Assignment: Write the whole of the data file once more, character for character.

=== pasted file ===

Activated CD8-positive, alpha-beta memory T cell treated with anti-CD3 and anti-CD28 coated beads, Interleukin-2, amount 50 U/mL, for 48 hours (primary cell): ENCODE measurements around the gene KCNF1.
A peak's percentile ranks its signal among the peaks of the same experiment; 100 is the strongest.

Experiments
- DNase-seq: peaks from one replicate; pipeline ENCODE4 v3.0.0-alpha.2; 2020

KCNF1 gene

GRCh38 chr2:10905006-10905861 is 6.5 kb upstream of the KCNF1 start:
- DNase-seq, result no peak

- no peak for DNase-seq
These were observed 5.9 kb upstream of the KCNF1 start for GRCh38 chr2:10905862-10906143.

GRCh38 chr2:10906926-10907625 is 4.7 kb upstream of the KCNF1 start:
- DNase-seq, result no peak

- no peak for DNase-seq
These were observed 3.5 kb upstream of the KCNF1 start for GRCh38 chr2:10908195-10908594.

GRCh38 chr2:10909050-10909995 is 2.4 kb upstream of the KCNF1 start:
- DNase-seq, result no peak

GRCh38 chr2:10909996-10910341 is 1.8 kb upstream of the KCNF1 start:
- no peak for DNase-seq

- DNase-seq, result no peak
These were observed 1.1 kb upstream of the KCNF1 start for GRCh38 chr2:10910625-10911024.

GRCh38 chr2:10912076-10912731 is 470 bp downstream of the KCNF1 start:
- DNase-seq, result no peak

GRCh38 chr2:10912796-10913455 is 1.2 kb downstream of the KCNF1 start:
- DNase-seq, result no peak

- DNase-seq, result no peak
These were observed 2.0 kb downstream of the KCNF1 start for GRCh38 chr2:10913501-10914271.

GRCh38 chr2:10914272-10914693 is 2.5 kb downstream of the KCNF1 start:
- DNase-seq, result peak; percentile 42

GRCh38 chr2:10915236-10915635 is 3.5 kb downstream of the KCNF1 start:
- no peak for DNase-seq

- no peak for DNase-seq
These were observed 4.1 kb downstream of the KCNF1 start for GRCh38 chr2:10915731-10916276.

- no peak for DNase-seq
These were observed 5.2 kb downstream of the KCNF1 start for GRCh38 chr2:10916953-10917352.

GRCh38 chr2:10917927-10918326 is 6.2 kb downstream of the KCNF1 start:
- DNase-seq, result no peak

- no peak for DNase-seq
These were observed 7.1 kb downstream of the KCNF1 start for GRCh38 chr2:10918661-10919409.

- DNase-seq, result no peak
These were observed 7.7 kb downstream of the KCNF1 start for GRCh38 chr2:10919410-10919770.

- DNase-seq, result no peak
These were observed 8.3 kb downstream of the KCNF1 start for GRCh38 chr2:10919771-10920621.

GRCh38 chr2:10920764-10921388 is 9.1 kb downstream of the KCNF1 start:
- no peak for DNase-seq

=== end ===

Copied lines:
Activated CD8-positive, alpha-beta memory T cell treated with anti-CD3 and anti-CD28 coated beads, Interleukin-2, amount 50 U/mL, for 48 hours (primary cell): ENCODE measurements around the gene KCNF1.
A peak's percentile ranks its signal among the peaks of the same experiment; 100 is the strongest.

Experiments
- DNase-seq: peaks from one replicate; pipeline ENCODE4 v3.0.0-alpha.2; 2020

KCNF1 gene

GRCh38 chr2:10905006-10905861 is 6.5 kb upstream of the KCNF1 start:
- DNase-seq, result no peak

- no peak for DNase-seq
These were observed 5.9 kb upstream of the KCNF1 start for GRCh38 chr2:10905862-10906143.

GRCh38 chr2:10906926-10907625 is 4.7 kb upstream of the KCNF1 start:
- DNase-seq, result no peak

- no peak for DNase-seq
These were observed 3.5 kb upstream of the KCNF1 start for GRCh38 chr2:10908195-10908594.

GRCh38 chr2:10909050-10909995 is 2.4 kb upstream of the KCNF1 start:
- DNase-seq, result no peak

GRCh38 chr2:10909996-10910341 is 1.8 kb upstream of the KCNF1 start:
- no peak for DNase-seq

- DNase-seq, result no peak
These were observed 1.1 kb upstream of the KCNF1 start for GRCh38 chr2:10910625-10911024.

GRCh38 chr2:10912076-10912731 is 470 bp downstream of the KCNF1 start:
- DNase-seq, result no peak

GRCh38 chr2:10912796-10913455 is 1.2 kb downstream of the KCNF1 start:
- DNase-seq, result no peak

- DNase-seq, result no peak
These were observed 2.0 kb downstream of the KCNF1 start for GRCh38 chr2:10913501-10914271.

GRCh38 chr2:10914272-10914693 is 2.5 kb downstream of the KCNF1 start:
- DNase-seq, result peak; percentile 42

GRCh38 chr2:10915236-10915635 is 3.5 kb downstream of the KCNF1 start:
- no peak for DNase-seq

- no peak for DNase-seq
These were observed 4.1 kb downstream of the KCNF1 start for GRCh38 chr2:10915731-10916276.

- no peak for DNase-seq
These were observed 5.2 kb downstream of the KCNF1 start for GRCh38 chr2:10916953-10917352.

GRCh38 chr2:10917927-10918326 is 6.2 kb downstream of the KCNF1 start:
- DNase-seq, result no peak

- no peak for DNase-seq
These were observed 7.1 kb downstream of the KCNF1 start for GRCh38 chr2:10918661-10919409.

- DNase-seq, result no peak
These were observed 7.7 kb downstream of the KCNF1 start for GRCh38 chr2:10919410-10919770.

- DNase-seq, result no peak
These were observed 8.3 kb downstream of the KCNF1 start for GRCh38 chr2:10919771-10920621.

GRCh38 chr2:10920764-10921388 is 9.1 kb downstream of the KCNF1 start:
- no peak for DNase-seq